If you took a look at Julianna Baggott’s Boot Camp, which I blogged about earlier this week, you will have seen that one of her ideas for gathering raw writing material is eavesdropping. I’ve heard this advice before: listen to the language around you and write it down when it’s provocative. Seems like a good idea, yes?
Well, yes, particularly if you are living in a country in which the majority of people speak your native language. Otherwise, not so much. Or perhaps it’s just me who has this problem. I am conversant but not fluent in Japanese; I can understand most of what is going on around me. Specifically, I can eavesdrop. But for some reason, for me there is much less emotional content in words in Japanese than in the same words when spoken in English. I don’t know if that’s because I learned Japanese as an adult instead of during my childhood, or if the emotional content will come once I am completely fluent, or whether this is just a personality problem unique to me.
Here’s an example. My husband and I are raising two sons, so the word penis comes up in conversation. A lot more than I, one of seven daughters with only one brother, would have guessed. (For those of you without firsthand experience, consider potty training, hygiene, scratching one’s self in public, those sorts of topics that little boys have to be introduced to.)
Now, you will notice that I wrote the word penis in tiny letters, the way I say it. Which is in a tiny embarrassed voice, in a voice that desperately hopes no one can hear me except for the intended listener. It’s the way I was raised. But I have fixed that discomfort by learning to use the word penis in Japanese. It’s chinchin, by the way—that’s the colloquial form, not the medical word. I can say chinchin all day long and not blink an eye. It just has no embarrassing emotional content for me. Perhaps because no one ever shushed me for saying it, no one ever whispered it to me, teaching me by example that it was a word not to be spoken aloud.
So one day my husband and I were walking along downtown and I was telling him about a discussion concerning hygiene I had had with one of our sons, so that my husband would be on the same page as far as reinforcing good habits in our boys. I was chattering away about it, when my husband asked me to lower my voice. I was surprised. Why? I asked. I’m talking English, no one can understand me.
My husband sighed. You are talking English except for one word, chinchin. So here is what everybody around us hears, “Blah blah blah blah blah chinchin blah blah blah chinchin blah blah blah blah blah blah chinchin blah blah.”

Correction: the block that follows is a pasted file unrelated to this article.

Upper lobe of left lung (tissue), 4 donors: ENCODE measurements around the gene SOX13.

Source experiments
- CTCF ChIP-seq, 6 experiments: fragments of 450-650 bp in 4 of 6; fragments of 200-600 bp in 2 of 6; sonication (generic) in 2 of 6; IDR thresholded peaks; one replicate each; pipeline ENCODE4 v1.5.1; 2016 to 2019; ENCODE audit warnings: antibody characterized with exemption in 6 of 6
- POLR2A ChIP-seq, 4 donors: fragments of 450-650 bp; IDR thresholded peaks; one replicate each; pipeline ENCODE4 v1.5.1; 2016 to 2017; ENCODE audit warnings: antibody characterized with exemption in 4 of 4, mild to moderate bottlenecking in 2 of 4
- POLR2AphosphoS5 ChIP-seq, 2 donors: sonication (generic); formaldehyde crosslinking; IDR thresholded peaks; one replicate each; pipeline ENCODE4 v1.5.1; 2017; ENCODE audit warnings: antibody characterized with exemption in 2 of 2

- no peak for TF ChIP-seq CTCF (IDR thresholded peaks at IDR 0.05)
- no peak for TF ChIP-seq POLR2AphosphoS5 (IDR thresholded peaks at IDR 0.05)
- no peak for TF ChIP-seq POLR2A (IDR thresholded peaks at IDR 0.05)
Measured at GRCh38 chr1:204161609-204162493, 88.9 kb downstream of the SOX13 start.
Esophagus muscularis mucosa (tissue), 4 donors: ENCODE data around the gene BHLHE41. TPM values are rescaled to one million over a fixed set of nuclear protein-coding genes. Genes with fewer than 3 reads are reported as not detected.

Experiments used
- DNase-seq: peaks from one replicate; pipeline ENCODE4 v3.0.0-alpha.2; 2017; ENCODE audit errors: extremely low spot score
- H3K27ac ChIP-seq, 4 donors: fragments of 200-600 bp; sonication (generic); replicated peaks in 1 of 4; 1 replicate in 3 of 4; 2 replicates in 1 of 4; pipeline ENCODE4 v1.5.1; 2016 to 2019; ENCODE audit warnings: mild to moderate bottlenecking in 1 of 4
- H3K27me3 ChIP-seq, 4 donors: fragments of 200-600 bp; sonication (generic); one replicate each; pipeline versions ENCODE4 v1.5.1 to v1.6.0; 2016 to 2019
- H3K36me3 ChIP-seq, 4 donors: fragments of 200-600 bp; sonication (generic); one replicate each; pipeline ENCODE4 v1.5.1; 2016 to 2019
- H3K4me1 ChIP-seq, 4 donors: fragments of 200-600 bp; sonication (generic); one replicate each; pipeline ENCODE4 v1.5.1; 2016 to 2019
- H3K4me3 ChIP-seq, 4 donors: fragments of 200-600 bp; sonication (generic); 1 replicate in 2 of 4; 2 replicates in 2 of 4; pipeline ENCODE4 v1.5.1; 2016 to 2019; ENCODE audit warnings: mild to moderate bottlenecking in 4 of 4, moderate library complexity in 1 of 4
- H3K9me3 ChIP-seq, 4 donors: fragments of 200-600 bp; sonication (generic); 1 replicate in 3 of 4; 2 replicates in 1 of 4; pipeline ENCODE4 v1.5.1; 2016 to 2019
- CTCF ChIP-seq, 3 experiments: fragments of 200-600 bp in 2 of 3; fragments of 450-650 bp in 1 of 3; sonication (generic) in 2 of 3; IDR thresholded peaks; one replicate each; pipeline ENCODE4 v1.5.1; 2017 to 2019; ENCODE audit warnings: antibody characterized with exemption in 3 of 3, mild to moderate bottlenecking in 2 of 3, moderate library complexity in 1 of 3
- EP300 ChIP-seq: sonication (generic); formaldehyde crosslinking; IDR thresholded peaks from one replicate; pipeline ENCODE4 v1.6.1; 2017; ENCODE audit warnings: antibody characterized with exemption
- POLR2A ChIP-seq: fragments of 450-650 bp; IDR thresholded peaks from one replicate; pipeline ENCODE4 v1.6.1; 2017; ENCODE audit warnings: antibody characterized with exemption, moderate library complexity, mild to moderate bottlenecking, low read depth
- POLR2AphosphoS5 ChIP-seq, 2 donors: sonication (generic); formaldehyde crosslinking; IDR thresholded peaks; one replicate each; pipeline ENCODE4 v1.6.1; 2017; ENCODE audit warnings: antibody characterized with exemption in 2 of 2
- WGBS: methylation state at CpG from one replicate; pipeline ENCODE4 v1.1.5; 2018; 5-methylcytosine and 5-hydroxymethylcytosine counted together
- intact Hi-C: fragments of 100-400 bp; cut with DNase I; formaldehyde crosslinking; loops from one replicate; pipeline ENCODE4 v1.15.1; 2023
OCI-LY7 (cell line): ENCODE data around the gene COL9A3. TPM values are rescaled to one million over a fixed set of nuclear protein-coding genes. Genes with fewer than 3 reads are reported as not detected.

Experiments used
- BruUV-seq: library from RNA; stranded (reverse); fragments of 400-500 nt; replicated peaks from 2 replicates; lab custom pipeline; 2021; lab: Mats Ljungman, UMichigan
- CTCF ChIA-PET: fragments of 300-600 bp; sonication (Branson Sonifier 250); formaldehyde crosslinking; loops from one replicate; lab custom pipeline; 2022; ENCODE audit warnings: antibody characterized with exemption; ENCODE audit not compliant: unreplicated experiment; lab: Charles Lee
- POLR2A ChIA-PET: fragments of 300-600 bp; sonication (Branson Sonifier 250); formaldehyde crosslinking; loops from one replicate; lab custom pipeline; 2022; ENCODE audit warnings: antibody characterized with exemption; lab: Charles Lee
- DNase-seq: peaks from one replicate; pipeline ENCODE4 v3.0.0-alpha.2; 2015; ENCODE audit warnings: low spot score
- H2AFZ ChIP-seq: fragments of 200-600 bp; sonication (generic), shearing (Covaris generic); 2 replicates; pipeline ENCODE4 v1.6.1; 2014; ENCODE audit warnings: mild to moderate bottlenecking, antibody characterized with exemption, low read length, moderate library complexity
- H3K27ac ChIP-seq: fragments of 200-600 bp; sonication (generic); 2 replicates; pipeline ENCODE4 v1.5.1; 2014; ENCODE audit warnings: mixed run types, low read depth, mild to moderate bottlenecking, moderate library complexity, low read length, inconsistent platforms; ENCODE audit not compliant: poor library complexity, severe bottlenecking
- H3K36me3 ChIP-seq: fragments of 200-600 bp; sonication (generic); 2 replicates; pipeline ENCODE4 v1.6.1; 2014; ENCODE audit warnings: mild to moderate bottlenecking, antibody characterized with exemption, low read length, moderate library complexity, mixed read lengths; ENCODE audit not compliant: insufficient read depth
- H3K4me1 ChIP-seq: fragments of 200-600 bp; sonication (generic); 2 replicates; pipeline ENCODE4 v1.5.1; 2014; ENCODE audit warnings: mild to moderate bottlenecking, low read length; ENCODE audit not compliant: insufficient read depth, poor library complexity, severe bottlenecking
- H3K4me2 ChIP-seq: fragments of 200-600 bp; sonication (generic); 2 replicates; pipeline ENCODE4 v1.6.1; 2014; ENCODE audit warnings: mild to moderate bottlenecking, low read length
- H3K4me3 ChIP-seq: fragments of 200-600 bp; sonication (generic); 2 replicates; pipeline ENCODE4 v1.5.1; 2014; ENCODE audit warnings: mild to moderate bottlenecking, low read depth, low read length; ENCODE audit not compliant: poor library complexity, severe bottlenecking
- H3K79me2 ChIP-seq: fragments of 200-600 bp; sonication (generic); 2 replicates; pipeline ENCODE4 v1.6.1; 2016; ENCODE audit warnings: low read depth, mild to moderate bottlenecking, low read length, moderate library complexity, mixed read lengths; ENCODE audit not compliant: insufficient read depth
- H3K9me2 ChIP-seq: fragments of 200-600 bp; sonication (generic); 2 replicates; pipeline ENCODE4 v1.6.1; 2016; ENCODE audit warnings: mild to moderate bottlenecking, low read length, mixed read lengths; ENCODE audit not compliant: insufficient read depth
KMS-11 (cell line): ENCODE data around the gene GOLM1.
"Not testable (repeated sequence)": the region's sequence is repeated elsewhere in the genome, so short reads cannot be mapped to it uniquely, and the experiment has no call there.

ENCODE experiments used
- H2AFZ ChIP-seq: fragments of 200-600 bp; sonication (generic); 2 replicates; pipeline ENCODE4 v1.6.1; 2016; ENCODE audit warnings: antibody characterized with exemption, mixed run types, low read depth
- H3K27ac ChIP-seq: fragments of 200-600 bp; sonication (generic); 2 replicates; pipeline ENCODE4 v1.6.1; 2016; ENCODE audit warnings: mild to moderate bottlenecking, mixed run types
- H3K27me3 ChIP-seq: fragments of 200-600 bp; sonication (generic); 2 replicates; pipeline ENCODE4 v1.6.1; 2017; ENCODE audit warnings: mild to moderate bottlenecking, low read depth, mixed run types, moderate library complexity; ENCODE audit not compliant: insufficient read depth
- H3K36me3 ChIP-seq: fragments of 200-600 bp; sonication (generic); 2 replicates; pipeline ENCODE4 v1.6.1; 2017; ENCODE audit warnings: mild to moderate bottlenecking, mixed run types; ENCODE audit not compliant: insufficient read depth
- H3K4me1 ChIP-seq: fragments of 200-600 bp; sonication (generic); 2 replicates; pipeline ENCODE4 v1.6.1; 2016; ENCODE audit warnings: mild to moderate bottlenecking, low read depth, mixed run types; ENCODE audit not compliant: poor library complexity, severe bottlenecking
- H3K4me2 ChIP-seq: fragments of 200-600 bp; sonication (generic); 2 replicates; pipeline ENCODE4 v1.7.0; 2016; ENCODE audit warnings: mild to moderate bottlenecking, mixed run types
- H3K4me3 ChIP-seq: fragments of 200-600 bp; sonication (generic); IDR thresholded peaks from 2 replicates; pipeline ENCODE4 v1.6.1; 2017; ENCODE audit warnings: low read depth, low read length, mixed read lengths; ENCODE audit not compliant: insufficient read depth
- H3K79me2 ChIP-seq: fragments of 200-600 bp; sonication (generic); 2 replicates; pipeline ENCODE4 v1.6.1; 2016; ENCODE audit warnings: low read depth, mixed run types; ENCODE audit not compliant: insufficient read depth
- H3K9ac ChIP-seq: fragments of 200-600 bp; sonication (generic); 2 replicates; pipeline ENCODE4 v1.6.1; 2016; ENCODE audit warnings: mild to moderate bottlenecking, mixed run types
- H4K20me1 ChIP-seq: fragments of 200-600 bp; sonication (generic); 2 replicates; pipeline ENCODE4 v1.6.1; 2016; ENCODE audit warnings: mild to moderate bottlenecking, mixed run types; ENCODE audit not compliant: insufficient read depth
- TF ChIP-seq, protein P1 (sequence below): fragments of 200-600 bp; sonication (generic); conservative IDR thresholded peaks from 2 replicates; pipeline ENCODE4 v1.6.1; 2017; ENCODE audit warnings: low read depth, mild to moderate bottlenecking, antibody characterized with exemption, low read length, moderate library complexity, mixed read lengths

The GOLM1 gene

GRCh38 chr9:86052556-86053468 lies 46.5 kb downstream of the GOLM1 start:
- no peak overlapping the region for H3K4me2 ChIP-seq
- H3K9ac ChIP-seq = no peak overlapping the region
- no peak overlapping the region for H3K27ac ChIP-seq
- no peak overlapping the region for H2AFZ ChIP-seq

(Or, to translate into English, “Blah blah blah blah blah penis blah blah blah penis blah blah blah blah blah blah penis blah blah.”) (Notice the type size is normal here because I was using my normal voice for the word in question, speaking that one word in Japanese of course.)
My husband is a doctor who doesn’t blush over any the names of any body parts or functions, but a quick look around confirmed what he was saying. People were staring at us, wondering what the heck we were talking about. Well, they knew what we were talking about, but they were clearly wondering why.
So, words that horrify me in English don’t affect me in Japanese at all. In fact, when I was reading Little Red Riding Hood to my sons (in English), we all three of us fell off the couch laughing when I got to the part about the Wolf saying, “Not by the hairs on my …..” That would have never happened with me and the word penis.
Okay, so eavesdropping in Japanese doesn’t have the same effect on me as eavesdropping in English, and I have precious little chance to eavesdrop in English. I guess overhearing for writing content is one piece of advice that won’t do me so much good these days. I considered jotting down things I heard in podcasts that I found fascinating, but that isn’t the same as recording people who don’t expect to have people listening to them. You don't get the same effect with people who are madly editing themselves to make the impression they intend. So for now, eavesdropping as an art form is out of the question for me. It’s not even fun to eavesdrop as a hobby, since nothing shocks me in Japanese, nothing has that learned punch of naughty English words.
I’d be curious to hear from other people who speak multiple languages. Do you get the emotional content in both/all of them? Is it just me? Do tell.....